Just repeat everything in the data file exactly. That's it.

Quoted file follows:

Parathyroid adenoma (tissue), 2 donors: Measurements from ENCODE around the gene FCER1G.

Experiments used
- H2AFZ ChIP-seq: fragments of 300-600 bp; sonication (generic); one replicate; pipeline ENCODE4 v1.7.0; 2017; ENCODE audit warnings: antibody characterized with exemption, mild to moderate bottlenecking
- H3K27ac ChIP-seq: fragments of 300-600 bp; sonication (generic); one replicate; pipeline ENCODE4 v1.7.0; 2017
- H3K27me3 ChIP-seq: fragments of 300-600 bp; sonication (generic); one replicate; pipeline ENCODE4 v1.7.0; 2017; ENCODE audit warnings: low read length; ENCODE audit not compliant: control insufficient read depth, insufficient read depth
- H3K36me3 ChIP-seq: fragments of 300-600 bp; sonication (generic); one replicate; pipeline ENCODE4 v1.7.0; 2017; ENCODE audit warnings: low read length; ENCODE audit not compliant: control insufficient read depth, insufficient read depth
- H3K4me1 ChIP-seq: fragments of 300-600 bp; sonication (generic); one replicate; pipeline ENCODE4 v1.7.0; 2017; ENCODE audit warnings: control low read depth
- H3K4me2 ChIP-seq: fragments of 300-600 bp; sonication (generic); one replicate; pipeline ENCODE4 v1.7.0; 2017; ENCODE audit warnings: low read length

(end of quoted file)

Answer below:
Parathyroid adenoma (tissue), 2 donors: Measurements from ENCODE around the gene FCER1G.

Experiments used
- H2AFZ ChIP-seq: fragments of 300-600 bp; sonication (generic); one replicate; pipeline ENCODE4 v1.7.0; 2017; ENCODE audit warnings: antibody characterized with exemption, mild to moderate bottlenecking
- H3K27ac ChIP-seq: fragments of 300-600 bp; sonication (generic); one replicate; pipeline ENCODE4 v1.7.0; 2017
- H3K27me3 ChIP-seq: fragments of 300-600 bp; sonication (generic); one replicate; pipeline ENCODE4 v1.7.0; 2017; ENCODE audit warnings: low read length; ENCODE audit not compliant: control insufficient read depth, insufficient read depth
- H3K36me3 ChIP-seq: fragments of 300-600 bp; sonication (generic); one replicate; pipeline ENCODE4 v1.7.0; 2017; ENCODE audit warnings: low read length; ENCODE audit not compliant: control insufficient read depth, insufficient read depth
- H3K4me1 ChIP-seq: fragments of 300-600 bp; sonication (generic); one replicate; pipeline ENCODE4 v1.7.0; 2017; ENCODE audit warnings: control low read depth
- H3K4me2 ChIP-seq: fragments of 300-600 bp; sonication (generic); one replicate; pipeline ENCODE4 v1.7.0; 2017; ENCODE audit warnings: low read length